Postgate and Walbank Ancient History Teachers' Courses

Biographies of our benefactors

John Percival Postgate

John Percival Postgate was Professor of Latin from 1909-1920. He is well known to this day as the editor of a number of Latin poets (including Tibullus, Propertius, Catullus, and Statius – amongst others) as well as for his passionate campaigning for the relevance of the classical past: he was the main force behind the creation of the Classical Association of England and Wales in 1902.

In his lecture ‘Dead languages and dead language’ (delivered on 10 December 1909, the very day F.W. Walbank was born), he argued that to speak of Latin and Greek as dead was ‘grotesque’; they were alive through their literature and history, and through the languages that sprang from them. If students, he argued, found our subjects ‘mere grind’ the fault was with the teaching: ‘if the ‘dead’ languages are not to retire into the background, they must be taught as if they were alive’.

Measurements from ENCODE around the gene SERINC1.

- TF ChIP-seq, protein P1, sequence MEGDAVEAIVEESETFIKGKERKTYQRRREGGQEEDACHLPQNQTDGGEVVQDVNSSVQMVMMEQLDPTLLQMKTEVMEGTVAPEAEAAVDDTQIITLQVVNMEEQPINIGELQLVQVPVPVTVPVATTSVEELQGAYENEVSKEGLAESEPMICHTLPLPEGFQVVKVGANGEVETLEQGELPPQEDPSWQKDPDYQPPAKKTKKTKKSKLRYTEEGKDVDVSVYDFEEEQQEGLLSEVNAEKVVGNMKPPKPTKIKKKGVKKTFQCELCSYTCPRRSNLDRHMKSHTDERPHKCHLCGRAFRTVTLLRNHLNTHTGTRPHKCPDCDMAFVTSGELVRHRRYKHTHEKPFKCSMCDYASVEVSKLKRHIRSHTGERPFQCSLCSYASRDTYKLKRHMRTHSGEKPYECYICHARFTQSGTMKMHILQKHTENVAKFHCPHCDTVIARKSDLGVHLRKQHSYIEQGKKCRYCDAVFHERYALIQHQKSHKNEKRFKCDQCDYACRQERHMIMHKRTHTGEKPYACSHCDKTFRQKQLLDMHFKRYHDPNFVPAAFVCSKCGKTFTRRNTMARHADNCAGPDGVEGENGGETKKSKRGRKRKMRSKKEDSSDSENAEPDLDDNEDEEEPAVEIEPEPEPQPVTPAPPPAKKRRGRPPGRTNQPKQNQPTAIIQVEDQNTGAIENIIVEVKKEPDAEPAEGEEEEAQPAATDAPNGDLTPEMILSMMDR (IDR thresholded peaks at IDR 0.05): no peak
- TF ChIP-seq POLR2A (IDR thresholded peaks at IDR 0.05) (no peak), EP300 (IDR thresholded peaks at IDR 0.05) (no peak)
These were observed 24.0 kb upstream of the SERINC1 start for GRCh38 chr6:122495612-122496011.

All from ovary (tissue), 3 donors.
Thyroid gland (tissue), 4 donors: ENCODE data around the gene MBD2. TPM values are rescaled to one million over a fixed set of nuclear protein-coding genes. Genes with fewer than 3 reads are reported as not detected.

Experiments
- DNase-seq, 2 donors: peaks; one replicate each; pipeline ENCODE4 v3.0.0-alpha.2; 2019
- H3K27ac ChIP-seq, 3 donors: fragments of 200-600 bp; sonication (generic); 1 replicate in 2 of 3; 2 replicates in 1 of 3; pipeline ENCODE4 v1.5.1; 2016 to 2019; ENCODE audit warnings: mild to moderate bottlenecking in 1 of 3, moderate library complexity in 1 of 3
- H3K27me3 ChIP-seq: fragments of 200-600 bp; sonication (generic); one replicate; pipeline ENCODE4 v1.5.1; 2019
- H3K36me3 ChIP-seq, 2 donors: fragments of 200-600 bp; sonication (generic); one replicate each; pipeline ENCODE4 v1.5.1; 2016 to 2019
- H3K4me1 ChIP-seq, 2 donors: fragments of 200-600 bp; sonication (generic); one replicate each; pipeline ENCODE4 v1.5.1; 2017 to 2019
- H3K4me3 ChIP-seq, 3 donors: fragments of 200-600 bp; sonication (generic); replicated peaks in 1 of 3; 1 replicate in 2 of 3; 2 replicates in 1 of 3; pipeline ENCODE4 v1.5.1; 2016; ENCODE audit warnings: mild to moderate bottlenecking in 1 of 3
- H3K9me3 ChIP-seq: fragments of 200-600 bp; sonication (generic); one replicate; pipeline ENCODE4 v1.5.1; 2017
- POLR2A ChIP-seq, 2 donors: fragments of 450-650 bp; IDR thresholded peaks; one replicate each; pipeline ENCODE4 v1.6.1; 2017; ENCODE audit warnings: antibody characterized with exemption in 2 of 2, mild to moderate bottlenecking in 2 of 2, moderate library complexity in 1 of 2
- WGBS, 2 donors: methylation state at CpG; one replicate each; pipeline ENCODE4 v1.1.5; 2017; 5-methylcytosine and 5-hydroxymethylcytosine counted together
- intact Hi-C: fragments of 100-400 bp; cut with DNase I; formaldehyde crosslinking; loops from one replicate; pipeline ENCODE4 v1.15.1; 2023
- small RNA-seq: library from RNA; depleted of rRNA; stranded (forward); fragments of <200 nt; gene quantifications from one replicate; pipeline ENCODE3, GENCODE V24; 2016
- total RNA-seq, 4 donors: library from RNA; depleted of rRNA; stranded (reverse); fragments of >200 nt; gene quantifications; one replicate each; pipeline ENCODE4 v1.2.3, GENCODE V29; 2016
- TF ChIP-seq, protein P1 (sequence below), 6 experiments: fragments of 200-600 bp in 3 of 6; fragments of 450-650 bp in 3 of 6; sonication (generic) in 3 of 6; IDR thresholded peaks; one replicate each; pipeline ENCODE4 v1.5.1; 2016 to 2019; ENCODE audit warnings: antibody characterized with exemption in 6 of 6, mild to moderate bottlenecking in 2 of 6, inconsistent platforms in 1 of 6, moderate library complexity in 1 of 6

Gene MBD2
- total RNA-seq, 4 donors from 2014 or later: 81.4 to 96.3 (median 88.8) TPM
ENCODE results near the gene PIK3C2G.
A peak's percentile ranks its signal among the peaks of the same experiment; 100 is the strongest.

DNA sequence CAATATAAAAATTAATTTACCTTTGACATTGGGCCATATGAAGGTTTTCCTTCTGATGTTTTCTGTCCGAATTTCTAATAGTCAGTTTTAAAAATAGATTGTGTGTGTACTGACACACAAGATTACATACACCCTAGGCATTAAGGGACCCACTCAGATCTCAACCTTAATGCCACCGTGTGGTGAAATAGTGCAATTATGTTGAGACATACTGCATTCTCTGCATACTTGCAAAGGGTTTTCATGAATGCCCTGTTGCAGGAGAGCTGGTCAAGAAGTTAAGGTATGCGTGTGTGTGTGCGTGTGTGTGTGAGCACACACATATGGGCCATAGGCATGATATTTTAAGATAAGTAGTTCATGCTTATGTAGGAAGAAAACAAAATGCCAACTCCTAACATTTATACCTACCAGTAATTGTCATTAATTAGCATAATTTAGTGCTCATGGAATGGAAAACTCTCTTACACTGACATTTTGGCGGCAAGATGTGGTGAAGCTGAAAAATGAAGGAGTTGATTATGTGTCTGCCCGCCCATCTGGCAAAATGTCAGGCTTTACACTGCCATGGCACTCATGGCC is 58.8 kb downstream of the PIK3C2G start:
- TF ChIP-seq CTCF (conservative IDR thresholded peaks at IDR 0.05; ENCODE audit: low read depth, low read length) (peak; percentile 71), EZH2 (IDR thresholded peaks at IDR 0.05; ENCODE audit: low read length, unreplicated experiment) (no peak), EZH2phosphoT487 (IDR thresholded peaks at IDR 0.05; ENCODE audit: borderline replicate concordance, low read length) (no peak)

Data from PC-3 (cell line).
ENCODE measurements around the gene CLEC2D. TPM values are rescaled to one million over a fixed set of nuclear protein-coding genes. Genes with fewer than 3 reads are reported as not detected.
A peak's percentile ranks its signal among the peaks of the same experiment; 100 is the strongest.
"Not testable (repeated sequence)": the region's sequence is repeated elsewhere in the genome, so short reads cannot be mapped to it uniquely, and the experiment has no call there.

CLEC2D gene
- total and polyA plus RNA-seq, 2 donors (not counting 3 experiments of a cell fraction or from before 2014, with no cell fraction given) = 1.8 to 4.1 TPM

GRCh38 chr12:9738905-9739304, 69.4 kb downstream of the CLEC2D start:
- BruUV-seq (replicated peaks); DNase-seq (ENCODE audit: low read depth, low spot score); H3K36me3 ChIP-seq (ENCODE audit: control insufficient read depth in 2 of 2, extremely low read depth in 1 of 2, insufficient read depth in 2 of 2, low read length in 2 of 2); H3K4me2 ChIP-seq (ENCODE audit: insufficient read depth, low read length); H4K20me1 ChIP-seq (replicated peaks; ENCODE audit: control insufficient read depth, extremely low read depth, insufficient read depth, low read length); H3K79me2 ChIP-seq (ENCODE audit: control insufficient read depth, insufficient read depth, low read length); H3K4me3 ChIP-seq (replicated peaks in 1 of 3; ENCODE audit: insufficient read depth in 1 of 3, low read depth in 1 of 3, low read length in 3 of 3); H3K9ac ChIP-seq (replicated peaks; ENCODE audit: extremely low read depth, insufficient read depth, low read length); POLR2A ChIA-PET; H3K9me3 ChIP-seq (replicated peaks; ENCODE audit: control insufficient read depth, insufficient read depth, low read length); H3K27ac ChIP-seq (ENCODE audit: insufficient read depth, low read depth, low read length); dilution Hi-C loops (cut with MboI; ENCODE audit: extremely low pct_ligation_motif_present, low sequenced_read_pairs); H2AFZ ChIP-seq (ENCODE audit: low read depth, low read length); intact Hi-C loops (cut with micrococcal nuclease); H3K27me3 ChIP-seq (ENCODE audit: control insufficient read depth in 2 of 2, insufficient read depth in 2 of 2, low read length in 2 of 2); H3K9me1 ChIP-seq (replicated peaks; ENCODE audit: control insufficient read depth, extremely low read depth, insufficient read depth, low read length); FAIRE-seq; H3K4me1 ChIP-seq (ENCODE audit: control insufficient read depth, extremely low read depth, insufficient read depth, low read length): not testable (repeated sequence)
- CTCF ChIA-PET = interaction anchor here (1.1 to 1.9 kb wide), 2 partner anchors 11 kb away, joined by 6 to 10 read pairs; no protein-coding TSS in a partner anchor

Frank Walbank

Frank Walbank taught at Liverpool for his entire academic career; he was Professor of Latin from 1946-51 and Rathbone Professor of Ancient History and Classical Archaeology from 1951 until his retirement in 1977. He is well-known primarily for his work on Polybius, the Greek historian of the rise of Rome, on whom he wrote a three-volume commentary.

His published work – running from his first book published in 1933 to his last article in 2007 - ranged over much of the history and culture of the Hellenistic world and ancient history more widely. Especially in his earlier work, he looked to the ancient world for lessons for his own day. ‘Instead of solacing ourselves with the passing of moral judgements on those who are now long since dead’, he wrote, we should learn the lessons of history, and ‘reserve our energies for the more immediate task of helping to right what is wrong in our own civilization’.